The author can’t help imagining he may soon join the other fossils

by Hugh Gilmore

My wife quietly beside me, I parked my car on a warm afternoon and walked across the medical building parking lot toward my cancer doctor’s office. I was braced for bad news, for the probability that neither the radical surgery of 2016, nor the 37 rounds of follow-up radiation I’d endured in 2018, had been sufficient to evict an unruly bunch of prostate cancer cells from their campsites in my abdomen. My domain, their domicile. Possibly my damnation.

In the elevator on the way up to the office I opened my mind and took out the folder labeled “Next.” In the world of prostate cancer men talk like baseball statisticians: Stage Three. Gleason Score 7 – “But is it 4/3? or 3/4?” One gets tested quarterly and fights queasiness as one awaits the numbers. Then: “The envelope, please.” Hopes, plans, and beads of slow sweat fall when numbers rise. Doubts and suspicion rise when numbers fall. Is the enemy merely pausing, before renewing the attack?

Off the elevator and into the waiting room, a too large, sunny room with a TV in a corner. So many people here. Does every one of these guys here have prostate or bladder or scrotal or penile cancer? There are lots of men’s magazines on the end tables, but nearly everybody is doing face time with a device screen.

In an ideal world, surgery and radiation alone would kill cancer. Afterward, when a man goes for his follow-up PSA (prostate-specific antigen) test, the numbers should be lowered, sometimes almost to zero. Mine was high (15) before I agreed to a radical da Vinci (a robotic surgical device) prostatectomy. The operation’s mission is to excise every last morsel of prostate tissue, down to the last cell. Afterward, my PSA was microscopic. “Hurrah!” I said naively back then.

I signed in early for my 2:40 appointment. I people-watched for a while. None of the men seemed to have been able to arrange for a support-animal, so they sat with spouses or friends. I thought a few of the people looked kind of worried, as though this was their first rodeo. This was perhaps my eighth visit. Usually nothing good had ever happened here.

Prostate cancer supposedly doubles every four years on average. Mine, post surgery, lowered to.018 to start with, but doubled after three months. And doubled again. Probably an “aggressive” cancer, they said. Two more tests showed the same rate of growth. I was advised to consider radiation therapy. I agreed and had that last year.

Today, a half-hour’s wait in the reception room slow-waltzed by like two hours. I still hadn’t turned on my Kindle. I remembered the radiation therapy as not painful, or even uncomfortable, and actually interesting to experience – since I was allowed to bring my own music and themed it to the weirdness of pretending I was at zero gravity in outer space while the mother module circled me.

But now, here I was in the waiting room, about to have a conference with my urological oncologist about what to do next, since the radiation has done nothing much to slow my microscopic prostate cancer. If anything, the Big Beamer’s rays had irritated everything they burst through in my lower belly on their way out my back. Especially the cancer cells, which seemed nowadays to be running at me like a horde of enraged Vikings. My PSA moved from 0.18 to 0.63 between last July and September. I asked for another three-month interval and a retest. Perhaps there’d been a hanging chad left over from surgery. In six months, at that rate I’d be over 2.00, one of those magical points at which everyone rolls up their sleeves and reaches for the hammer and tongs.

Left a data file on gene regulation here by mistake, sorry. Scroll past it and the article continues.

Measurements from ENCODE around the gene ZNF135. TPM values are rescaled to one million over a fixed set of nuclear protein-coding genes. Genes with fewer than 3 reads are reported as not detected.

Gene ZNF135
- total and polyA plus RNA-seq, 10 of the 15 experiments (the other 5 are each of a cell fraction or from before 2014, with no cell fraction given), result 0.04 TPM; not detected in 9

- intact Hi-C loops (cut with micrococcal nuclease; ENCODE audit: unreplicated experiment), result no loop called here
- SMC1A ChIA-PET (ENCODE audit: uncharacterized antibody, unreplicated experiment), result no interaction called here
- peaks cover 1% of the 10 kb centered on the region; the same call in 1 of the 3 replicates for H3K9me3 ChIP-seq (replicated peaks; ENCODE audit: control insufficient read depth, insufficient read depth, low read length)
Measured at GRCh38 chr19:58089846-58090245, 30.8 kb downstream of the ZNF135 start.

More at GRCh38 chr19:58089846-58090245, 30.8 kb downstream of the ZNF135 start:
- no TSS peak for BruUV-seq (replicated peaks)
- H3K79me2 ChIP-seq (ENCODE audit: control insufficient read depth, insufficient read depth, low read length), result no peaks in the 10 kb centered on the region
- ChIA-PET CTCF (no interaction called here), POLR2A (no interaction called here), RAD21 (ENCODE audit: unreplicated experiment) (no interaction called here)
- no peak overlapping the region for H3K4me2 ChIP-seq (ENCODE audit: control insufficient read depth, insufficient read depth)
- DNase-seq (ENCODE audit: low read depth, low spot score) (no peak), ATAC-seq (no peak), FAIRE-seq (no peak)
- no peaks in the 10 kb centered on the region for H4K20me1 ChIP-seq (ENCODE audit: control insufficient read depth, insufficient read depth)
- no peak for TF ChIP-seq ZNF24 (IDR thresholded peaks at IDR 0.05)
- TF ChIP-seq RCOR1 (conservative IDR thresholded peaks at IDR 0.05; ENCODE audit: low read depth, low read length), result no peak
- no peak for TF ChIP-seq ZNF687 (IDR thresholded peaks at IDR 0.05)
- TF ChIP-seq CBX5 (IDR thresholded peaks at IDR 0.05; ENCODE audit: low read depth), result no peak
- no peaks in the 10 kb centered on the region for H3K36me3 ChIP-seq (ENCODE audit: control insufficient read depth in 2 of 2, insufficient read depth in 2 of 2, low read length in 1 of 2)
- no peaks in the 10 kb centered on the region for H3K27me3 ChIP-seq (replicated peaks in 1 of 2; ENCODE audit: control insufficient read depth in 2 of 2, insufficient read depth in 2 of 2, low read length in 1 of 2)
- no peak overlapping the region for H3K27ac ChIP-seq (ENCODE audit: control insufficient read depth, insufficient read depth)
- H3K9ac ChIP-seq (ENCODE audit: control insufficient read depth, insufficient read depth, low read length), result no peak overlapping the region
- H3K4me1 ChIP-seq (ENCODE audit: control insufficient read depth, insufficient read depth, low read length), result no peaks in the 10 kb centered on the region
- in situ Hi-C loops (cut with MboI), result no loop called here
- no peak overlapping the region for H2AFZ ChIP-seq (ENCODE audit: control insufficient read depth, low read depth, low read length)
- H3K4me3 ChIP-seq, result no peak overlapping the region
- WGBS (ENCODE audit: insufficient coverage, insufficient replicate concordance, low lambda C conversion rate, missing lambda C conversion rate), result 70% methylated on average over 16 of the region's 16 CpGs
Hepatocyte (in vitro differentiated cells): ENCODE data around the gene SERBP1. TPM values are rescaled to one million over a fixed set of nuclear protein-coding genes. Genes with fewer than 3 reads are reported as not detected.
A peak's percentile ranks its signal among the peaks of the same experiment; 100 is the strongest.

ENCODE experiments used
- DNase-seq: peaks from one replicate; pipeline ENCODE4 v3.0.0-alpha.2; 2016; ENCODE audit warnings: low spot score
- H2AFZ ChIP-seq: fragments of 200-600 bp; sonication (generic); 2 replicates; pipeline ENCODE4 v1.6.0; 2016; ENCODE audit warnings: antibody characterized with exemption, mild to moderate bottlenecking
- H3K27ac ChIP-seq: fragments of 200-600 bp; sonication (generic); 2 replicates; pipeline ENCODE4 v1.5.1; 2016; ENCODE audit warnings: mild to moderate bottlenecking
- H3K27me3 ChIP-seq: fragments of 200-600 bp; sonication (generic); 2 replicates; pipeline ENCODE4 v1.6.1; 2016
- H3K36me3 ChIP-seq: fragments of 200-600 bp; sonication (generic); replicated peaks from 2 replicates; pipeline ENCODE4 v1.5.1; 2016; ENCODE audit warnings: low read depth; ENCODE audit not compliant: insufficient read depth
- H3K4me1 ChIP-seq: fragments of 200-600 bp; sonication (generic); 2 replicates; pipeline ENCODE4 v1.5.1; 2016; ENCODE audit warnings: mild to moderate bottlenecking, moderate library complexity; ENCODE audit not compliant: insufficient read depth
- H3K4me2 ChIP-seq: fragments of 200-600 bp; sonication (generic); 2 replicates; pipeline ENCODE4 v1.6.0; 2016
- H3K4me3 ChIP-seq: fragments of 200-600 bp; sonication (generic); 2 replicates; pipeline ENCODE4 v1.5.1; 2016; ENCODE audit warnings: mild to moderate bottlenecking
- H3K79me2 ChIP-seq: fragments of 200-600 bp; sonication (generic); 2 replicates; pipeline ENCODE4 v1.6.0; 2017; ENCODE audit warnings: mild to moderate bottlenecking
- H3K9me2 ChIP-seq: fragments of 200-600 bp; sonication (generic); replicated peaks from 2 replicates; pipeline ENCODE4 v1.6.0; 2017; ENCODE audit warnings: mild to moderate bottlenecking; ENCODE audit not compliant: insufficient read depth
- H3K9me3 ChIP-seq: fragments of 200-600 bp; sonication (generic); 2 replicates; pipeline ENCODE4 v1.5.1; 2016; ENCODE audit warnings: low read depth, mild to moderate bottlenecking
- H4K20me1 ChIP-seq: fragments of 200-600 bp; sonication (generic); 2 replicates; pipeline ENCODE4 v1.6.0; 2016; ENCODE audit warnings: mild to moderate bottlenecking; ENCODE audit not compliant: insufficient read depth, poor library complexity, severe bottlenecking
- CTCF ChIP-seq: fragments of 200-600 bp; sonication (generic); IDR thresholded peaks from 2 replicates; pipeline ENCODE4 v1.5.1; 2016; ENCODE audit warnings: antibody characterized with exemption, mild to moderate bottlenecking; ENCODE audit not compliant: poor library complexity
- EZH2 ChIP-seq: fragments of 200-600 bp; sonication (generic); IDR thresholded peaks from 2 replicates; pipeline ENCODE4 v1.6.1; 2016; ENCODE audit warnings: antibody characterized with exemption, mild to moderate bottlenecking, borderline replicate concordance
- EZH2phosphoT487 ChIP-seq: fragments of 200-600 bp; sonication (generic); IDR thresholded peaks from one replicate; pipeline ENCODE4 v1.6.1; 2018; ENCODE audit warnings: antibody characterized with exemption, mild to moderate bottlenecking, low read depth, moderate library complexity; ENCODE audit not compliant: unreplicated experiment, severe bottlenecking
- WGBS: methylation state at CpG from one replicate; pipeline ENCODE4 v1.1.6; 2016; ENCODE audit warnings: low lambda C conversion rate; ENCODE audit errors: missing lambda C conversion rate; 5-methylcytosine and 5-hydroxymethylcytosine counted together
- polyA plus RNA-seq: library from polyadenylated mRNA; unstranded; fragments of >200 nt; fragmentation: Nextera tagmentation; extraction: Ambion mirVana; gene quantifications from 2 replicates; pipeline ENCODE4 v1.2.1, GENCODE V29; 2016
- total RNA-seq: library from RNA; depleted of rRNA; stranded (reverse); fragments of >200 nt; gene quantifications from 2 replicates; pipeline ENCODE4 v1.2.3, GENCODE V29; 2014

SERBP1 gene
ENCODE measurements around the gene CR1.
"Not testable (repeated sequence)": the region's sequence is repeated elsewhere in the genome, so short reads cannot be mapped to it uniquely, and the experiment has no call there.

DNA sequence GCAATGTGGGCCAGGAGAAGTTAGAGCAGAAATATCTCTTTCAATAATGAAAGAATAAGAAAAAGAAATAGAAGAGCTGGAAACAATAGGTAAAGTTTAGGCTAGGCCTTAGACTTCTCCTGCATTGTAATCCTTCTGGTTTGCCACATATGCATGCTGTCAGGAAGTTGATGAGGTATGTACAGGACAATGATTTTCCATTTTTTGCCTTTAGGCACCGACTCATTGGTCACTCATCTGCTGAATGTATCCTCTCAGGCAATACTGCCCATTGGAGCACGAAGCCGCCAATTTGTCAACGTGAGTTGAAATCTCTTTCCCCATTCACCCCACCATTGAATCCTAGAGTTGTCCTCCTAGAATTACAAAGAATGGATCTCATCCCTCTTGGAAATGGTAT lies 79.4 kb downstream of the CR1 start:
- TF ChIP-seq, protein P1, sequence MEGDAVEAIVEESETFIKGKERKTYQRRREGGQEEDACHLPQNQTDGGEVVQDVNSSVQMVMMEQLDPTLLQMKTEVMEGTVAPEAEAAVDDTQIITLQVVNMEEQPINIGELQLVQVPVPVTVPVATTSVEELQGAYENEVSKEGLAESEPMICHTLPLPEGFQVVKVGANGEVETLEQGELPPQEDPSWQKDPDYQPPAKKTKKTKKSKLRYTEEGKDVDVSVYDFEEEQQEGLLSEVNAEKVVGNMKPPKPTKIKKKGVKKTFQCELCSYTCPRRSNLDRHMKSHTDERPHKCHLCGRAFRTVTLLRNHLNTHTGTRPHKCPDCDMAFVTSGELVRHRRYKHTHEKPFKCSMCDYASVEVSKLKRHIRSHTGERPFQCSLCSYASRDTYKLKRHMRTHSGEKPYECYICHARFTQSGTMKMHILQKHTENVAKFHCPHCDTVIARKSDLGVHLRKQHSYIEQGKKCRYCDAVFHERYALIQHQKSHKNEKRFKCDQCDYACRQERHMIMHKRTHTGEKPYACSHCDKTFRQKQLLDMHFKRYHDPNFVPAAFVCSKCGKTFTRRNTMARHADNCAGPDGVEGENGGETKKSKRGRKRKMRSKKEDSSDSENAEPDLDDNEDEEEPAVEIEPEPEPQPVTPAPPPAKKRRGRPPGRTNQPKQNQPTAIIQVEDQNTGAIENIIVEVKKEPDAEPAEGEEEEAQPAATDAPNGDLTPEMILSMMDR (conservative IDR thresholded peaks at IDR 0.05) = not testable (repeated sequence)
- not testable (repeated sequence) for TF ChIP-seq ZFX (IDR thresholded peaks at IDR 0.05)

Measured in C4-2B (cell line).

Yeah, sure, see you in January, my doc said. And so in mid-January, 2019, I’d sat in this same office watching the endless supply of other urological cases step off the elevators, sign in and sit waiting to go backstage with the doc. Not much good it did me. The gloomy news: PSA 2.80. Doubled twice in three months. Too much eggnog over Christmas?

My name was called and I was brought back to see my doctor. Whom I respect and trust. He said it might be time to go see a medical oncologist. I’d been surgi-fied and radiation-ified, and now it might be time to drink the Drano. Medical oncologists treat with “medicines” – a euphemism for chemicals that suppress, strangle, hypnotize, bypass and sometimes murder cancer cells along with anything else they brush against as they barrel through your system.

In the case of the prostate, it is widely believed that that awful, awful hormone that makes men so awful, namely testosterone, is the fuel that feeds the prostate cancer cells. The answer: cut the fuel. Castration is offered in two basic flavors: physical or chemical, with lots of variations.

Some studies say it is perhaps only 50% effective. And usually the effect wears off after a while (though the orchids plucked in an orchidectomy 100% do not grow back). And for every chemical introduced to the body, other chemicals are needed to offset their nasty side-effects. And, oh yes, a man’s body might feminize, his strength might ebb, he may experience fuzziness when doing calculus and he might lose his libido.

“Doctor,” I said, “could we try the PSA test again? Perhaps in May? And do some imaging?” He said yes, but I should expect that my PSA might be between 5.0 and 6.0 by that time. Action might be called for.

And now: it was May. I’d had a full-body MRI, and a lower body CT-Scan to check for metastasis, and another PSA.

My name was called. The shape of my coming summer, and perhaps my whole life, was about to be revealed.

See you all next week. Thank you for reading.

Author and columnist Hugh Gilmore has been writing this column for the Local for 13 years.

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